FormatPaperback (b Format)
More books by Astrid Lindgren
PublisherOxford University Press
Publication date1st January 1970
Children's Author 'Like-for-Like' recommendations
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The Lovereading comment:
Not to be missed, this is a newly translated edition of this classic story about a wonderful little girl. Pippi Longstocking is nine years old; she lives alone with a horse and a monkey and spends her days having wonderfully imaginative adventures with her friends. Once hooked on Pippi, readers will find she’s a character that will never be forgotten. Perfect for children just setting out on the wonderful experience of reading alone.
Be sure to check out the lovely hardback gift edition of this title from Oxford University Press.
SynopsisPippi Longstocking by Astrid Lindgren
Pippi is nine years old, lives alone with a horse and a money, and does exactly as she pleases. She has no mother and her father is king of a cannibal island. She gets up when she likes, never goes to school, talks a great deal, keeps a chest of gold coins under the bed, and is unexpectedly strong. This book contains her marvellous escapades.
Reviews'Pippi is in the great tradition of children's protagonists who subvert the adult world, whether by questioning it, like Alice, or simply throwing it into chaos, like Dr Seuss's Cat in the Hat.'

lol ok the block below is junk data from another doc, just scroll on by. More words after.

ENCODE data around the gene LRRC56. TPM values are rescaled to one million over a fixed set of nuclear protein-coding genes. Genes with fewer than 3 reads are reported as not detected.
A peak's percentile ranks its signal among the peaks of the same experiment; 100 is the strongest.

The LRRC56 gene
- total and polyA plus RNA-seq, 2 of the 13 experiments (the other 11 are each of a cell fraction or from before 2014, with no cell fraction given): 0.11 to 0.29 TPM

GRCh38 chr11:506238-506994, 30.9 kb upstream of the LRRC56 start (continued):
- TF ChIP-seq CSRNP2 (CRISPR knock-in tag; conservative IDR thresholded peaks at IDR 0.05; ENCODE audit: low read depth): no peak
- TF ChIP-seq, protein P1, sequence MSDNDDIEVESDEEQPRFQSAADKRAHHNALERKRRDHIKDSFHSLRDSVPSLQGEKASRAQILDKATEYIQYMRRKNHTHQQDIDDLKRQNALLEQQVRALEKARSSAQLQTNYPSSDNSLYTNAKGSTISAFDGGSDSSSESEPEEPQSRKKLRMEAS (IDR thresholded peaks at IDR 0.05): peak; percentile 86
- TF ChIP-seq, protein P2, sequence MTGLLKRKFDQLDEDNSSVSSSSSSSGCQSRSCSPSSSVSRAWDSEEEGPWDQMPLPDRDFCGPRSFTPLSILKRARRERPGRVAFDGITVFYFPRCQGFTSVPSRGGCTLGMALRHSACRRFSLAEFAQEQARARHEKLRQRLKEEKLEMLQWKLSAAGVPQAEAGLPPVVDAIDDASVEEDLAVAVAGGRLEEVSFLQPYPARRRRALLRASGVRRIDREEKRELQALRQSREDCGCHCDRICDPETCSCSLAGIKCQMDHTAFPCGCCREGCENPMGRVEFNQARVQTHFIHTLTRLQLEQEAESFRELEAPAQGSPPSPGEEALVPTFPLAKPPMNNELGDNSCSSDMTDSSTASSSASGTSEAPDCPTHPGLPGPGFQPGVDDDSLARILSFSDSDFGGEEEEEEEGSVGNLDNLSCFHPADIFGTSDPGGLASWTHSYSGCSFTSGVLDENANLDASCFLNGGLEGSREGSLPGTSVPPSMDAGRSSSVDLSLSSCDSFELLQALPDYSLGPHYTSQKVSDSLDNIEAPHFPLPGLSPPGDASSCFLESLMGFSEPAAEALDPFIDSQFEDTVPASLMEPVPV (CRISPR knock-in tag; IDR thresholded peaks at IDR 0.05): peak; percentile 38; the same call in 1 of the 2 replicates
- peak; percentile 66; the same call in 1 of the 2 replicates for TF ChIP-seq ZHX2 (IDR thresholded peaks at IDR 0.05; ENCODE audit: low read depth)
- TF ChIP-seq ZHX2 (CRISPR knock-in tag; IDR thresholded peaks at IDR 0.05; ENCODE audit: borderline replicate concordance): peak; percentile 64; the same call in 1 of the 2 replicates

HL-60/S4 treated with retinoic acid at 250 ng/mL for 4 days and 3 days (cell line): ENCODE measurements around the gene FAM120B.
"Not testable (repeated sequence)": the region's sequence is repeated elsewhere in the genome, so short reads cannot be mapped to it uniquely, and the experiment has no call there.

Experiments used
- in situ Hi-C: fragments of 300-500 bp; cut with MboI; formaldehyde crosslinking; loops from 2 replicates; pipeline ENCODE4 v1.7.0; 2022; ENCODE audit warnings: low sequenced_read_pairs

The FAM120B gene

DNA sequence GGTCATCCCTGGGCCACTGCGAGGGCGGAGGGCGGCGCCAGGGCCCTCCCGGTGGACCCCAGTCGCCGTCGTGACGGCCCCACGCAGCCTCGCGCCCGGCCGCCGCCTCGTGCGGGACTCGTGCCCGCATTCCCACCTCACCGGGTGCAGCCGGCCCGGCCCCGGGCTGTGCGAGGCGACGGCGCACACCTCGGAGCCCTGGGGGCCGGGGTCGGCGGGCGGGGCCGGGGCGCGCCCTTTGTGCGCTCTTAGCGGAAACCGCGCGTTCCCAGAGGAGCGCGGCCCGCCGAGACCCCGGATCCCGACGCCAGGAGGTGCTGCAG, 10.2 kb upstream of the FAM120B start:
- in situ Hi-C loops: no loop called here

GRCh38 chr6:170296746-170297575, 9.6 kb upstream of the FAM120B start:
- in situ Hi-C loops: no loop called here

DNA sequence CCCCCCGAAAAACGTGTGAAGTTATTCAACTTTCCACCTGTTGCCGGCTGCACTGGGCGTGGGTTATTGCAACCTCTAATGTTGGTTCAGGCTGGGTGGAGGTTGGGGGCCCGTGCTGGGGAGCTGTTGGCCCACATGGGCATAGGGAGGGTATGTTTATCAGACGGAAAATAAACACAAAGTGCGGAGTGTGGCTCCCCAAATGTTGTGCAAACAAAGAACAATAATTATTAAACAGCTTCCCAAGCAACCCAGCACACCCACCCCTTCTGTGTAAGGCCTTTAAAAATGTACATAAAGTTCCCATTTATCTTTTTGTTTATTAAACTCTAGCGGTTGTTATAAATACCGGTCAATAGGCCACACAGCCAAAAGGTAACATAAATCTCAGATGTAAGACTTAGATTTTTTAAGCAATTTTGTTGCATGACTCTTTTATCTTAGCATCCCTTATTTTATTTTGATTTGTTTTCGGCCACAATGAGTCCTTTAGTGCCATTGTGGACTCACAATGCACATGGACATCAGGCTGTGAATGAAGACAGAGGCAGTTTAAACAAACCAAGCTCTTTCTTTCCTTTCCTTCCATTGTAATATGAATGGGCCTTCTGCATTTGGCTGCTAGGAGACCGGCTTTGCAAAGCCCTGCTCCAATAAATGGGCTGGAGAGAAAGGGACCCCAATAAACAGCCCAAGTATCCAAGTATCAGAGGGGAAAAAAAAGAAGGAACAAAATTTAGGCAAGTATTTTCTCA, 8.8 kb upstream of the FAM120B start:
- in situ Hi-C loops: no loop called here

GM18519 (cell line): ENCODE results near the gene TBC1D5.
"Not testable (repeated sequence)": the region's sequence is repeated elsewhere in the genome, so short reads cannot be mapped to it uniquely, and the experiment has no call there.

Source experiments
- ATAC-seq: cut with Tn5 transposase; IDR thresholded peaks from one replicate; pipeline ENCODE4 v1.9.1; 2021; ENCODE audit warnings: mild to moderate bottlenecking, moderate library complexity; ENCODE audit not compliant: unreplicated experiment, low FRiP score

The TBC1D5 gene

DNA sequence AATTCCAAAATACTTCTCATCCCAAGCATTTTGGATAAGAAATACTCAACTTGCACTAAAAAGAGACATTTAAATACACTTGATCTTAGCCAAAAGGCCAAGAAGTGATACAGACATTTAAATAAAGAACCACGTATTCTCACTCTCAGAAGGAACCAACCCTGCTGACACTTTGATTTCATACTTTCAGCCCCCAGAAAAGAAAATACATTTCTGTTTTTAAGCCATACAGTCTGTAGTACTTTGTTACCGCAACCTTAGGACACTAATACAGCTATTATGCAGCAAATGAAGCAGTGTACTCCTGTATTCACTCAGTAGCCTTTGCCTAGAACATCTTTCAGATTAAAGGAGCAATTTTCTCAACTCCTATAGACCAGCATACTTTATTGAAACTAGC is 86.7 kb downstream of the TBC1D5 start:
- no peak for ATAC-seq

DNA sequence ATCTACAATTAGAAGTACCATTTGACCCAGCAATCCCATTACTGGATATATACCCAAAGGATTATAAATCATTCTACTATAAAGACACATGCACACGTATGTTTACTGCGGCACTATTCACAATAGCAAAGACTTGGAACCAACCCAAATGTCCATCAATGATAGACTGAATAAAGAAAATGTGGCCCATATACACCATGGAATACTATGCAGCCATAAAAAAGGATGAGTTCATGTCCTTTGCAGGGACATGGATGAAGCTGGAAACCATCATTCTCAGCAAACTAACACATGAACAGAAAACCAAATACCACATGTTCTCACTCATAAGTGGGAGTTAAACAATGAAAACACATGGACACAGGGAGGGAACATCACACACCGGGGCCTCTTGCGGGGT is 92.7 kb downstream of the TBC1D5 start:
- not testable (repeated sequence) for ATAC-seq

'Generations of children have grown up loving these wonderful stories about the invincible girl with the unforgettable name.'
Manchester Evening News
About The Author
Astrid Lindgren was born Astrid Ericsson on November 14, 1907 on a farm called Nas outside the small town of Vimmerby in Sweden. As a child, Astrid loved to read, particularly books which had girls as the heroine. She loved Anne of Green Gables and the Pollyanna books. One of her strongest recollections as a child was meeting two pilots, Captains Sonders and Madicken. One of them tried to land on the roof of her house, or that is the way it looked at the time.
After attending public school, she moved to Stockholm and married Sture Lindgren. The Lindgrens had two children. Astrid wrote her first story, Britt-Mari Opens Her Heart, in 1944. Her second book, Pippi Longstocking, which she wrote as a present for her daughter's tenth birthday, was published in 1945. She received the Raben & Sjogren's Best Children's Book prize for Pippi and became a book editor for that publisher for many years. She also received numerous other honours and awards including the International Book Award.
Astrid published more than one hundred books in her lifetime and is still the most popular children's author in Sweden. Her books have been translated into more than sixty languages. She died in 2002, aged 94.
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